Is a 'director's cut' ever a good idea?

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Is a 'director's cut' ever a good idea?

Unread post by bradavon » 09 Apr 2011, 15:09

An interesting read:

http://www.guardian.co.uk/film/2011/apr ... ectors-cut

How ironic this article had to be revised :D

The simple fact is, the majority of the time, the director is right. Kingdom of Heaven is a better film because of Scott's decision to re-work it. As is Blade Runner. If I have to put up with the Michael Bay's of this world (who's largely lost the plot and given "too" much creative freedom, Bad Boys and The Rock are great action flicks) to keep the studios OUT, then so be it.

It's when the studios get involved and release pointless extended cuts (putting back scenes deleted for a reason) that it gets annoying. That most Director's Cuts get later released, just proves the studios always end up realising they were wrong to get involved.

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Re: Is a 'director's cut' ever a good idea?

Unread post by luckystars » 09 Apr 2011, 15:20

I'm just for good cinema!

If there is a real reason why a film isn't released as it should be, Blade Runner, Superman 2...then I'm all for it.

Shit that gets released on home formats that is just a studio cash in should be avoided, Spiderman 2.1, Sin City Extended Cut etc..

There's no blanket rule for what gets released, nor will there ever be..just do your research before buying..some of the changes aren't important. Other stuff like the reconstructed 'Fincher' cut of Alien3 is a gem when it does drop, but it's only interesting if you're an 'in the know' fan :thumbs:

I do like 'unrated' comedies though (different topic) but again sometimes more isn't better! :clap:
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Re: Is a 'director's cut' ever a good idea?

Unread post by HungFist » 09 Apr 2011, 15:47

There's a couple of things I'd like to emphasize

1) It's not always so obvious whose project the film is. While I like to see directors as artists, some movies are in fact producers's films. It might have been the producer who had the vision, and an employee (director) was simply hired to film that vision. Example: The Empire Strikes Back. That's not Irvin Kershner's vision, it's George Lucas's vision.

2) Nevertheless, it's indeed very common that the final cut of a film was requlated by the financers, not the artists. If the artist, who ever it was, was not allowed to release the film in its "original form", then I'm only glad to see a "director's cut" released. However, the new version should attempt to restore the film back to its original form, not create a brand new film with added CGI and editing techniques that didn't exist the at time the film was shot.

3) Once a movie has been released publicly, it would be a fair practice to keep that version accessible to people from then on. In other words, even if the theatrical cut was not the director's preferred version, it should still be made available on home video format rather than only releasing a director's cut. It's kinda unfair if they show one version in theaters, some people become fans of that version, and they later they try to prevent people from ever seeing that cut anymore.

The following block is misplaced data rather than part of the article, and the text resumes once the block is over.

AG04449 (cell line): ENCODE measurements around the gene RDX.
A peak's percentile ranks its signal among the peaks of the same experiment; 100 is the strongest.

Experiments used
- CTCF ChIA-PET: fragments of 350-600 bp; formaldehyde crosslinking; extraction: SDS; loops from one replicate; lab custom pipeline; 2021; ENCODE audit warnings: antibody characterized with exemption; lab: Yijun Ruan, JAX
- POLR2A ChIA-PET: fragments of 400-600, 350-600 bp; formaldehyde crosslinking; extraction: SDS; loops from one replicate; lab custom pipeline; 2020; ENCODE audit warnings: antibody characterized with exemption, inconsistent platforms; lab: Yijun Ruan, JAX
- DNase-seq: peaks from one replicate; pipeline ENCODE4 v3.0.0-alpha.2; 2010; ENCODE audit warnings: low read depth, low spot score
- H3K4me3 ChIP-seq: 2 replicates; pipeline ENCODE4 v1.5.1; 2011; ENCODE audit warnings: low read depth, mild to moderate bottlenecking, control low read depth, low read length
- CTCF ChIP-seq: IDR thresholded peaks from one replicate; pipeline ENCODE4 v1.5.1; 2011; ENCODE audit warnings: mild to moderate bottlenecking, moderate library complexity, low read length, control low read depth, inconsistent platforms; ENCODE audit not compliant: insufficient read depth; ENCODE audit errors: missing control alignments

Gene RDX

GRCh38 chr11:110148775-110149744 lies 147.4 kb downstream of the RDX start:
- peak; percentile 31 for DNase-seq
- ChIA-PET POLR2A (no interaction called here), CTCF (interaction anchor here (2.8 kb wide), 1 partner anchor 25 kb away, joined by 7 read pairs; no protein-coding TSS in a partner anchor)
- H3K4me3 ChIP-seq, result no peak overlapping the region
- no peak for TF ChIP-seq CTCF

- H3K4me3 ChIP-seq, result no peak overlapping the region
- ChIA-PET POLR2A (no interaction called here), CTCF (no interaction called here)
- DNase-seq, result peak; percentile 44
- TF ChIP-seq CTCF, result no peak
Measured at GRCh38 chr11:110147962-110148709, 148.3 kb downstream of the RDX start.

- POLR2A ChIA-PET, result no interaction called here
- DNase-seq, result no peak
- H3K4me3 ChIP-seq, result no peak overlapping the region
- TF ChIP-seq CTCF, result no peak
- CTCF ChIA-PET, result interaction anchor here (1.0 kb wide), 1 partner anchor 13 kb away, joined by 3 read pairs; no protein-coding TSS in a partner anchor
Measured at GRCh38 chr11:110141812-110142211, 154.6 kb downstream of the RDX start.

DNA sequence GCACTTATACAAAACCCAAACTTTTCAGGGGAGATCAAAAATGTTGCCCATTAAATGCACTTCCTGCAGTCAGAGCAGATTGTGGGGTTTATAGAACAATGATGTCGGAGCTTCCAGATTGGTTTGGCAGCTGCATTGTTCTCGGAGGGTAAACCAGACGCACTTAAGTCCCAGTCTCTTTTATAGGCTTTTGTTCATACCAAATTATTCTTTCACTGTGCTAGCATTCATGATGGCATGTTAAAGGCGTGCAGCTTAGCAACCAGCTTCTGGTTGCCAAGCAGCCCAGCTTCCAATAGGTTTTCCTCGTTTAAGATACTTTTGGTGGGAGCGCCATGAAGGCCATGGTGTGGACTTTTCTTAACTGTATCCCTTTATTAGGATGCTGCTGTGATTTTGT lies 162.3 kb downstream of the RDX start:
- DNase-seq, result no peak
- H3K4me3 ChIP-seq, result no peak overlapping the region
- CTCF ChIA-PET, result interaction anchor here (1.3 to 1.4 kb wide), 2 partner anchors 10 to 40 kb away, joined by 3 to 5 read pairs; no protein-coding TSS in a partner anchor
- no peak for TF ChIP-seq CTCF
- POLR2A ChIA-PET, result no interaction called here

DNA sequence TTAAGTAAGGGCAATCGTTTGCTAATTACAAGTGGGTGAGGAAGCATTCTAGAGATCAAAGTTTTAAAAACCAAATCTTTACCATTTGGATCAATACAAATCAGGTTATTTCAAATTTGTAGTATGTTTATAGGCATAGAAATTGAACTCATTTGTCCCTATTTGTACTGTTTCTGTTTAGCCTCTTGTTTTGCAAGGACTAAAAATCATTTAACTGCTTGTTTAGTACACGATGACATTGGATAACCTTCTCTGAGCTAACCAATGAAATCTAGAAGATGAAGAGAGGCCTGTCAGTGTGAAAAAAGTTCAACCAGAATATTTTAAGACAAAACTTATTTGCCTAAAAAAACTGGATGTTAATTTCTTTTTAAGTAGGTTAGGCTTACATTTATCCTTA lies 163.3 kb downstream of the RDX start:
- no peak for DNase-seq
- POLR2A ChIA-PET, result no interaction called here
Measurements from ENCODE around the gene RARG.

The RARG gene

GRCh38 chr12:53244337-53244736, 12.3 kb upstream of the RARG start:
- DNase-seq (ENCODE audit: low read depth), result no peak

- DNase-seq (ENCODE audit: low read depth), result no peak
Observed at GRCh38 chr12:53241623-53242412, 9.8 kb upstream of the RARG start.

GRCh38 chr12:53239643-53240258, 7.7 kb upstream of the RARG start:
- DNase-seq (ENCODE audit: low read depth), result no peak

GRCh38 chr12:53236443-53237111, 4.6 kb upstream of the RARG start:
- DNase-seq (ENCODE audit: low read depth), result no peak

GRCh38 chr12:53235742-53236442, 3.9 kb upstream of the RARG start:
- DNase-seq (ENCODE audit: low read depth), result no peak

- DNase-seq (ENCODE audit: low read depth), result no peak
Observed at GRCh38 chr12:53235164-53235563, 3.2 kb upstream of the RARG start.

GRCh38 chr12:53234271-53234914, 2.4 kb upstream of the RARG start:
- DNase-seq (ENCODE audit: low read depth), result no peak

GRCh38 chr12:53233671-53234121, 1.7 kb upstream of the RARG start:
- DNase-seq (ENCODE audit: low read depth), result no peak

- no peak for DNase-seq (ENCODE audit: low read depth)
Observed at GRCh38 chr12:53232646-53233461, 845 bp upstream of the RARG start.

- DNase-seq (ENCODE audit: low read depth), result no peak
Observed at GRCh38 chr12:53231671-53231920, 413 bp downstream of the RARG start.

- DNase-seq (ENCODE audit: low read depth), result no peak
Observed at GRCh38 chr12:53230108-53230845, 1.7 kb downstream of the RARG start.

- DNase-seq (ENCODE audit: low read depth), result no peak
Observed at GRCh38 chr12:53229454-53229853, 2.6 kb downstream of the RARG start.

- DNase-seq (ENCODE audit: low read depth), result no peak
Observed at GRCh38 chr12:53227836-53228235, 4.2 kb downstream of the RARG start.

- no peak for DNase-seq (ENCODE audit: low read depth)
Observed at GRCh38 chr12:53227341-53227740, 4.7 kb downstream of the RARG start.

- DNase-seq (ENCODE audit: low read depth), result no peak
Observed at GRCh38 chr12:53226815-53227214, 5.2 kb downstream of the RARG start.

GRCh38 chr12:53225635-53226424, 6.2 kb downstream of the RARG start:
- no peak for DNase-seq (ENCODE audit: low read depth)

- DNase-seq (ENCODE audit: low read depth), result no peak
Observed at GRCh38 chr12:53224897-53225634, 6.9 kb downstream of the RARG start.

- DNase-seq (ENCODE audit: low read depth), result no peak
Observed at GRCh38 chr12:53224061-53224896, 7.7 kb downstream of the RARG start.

"Extended Versions" are a different topic. They're just extra versions or special edits, and should be treated as such.

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Re: Is a 'director's cut' ever a good idea?

Unread post by bradavon » 09 Apr 2011, 16:14

It's also a shame most people judge a film once, not caring the widlely available version has been tampered with. Kingdom of Heaven is a good example of this, it deserves to be respected much than it is but because the theatrical cut is inferior it never will be.

It's annoying television showings tend to always only show the theatrical cut, despite a superior version being equally as available. They've got a responsibility to show the right version of the film.
HungFist wrote:1) It's not always so obvious whose project the film is. While I like to see directors as artists, some movies are in fact producers's films. It might have been the producer who had the vision, and an employee (director) was simply hired to film that vision. Example: The Empire Strikes Back. That's not Irvin Kershner's vision, it's George Lucas's vision.
True.
HungFist wrote:"Extended Versions" are a different topic. They're just extra versions or special edits, and should be treated as such.
Further confusion lies when Director's Cuts get called Extended Cuts and Extended Cuts get called Director's Cuts. I've seen Termintator 2: Special Edition labelled as the Director's Cut when Cameron is on record saying it's more an alternate version.

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Re: Is a 'director's cut' ever a good idea?

Unread post by luckystars » 09 Apr 2011, 16:25

I don't disagree with your points at all but in the case of Empire Strikes Back, Kershner actually put a lot of his own time into making the dialogue work (rewriting and planning out scenes to add humour and life, naturalistic speech and real interplay between the actors). It's said that the Star Wars characters never felt so real as they did in Empire and I agree with that, and would add it's wholly down to the efforts of the Irvin Kershner, not Lucas.

Obviously we all know Star Wars is a 'magic' film that just worked, but if you compare Empire and Jedi the third film has that actors just delivering lines (usually just explaining what they are doing, as they are doing it). If it wasn't such and accomplished production all round, Jedi would be almost as bad as the Prequels for that..

But good discussion! :love:
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Re: Is a 'director's cut' ever a good idea?

Unread post by luckystars » 09 Apr 2011, 18:40

Love it when I kill a thread... :wave:
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Re: Is a 'director's cut' ever a good idea?

Unread post by gasteropod » 09 Apr 2011, 18:48

The theatrical cut of Donnie Darko is significantly better than the director's cut.

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Re: Is a 'director's cut' ever a good idea?

Unread post by bradavon » 09 Apr 2011, 18:56

gasteropod wrote:The theatrical cut of Donnie Darko is significantly better than the director's cut.
Everyone seems to think that but I liked both and found the DC just as confusing.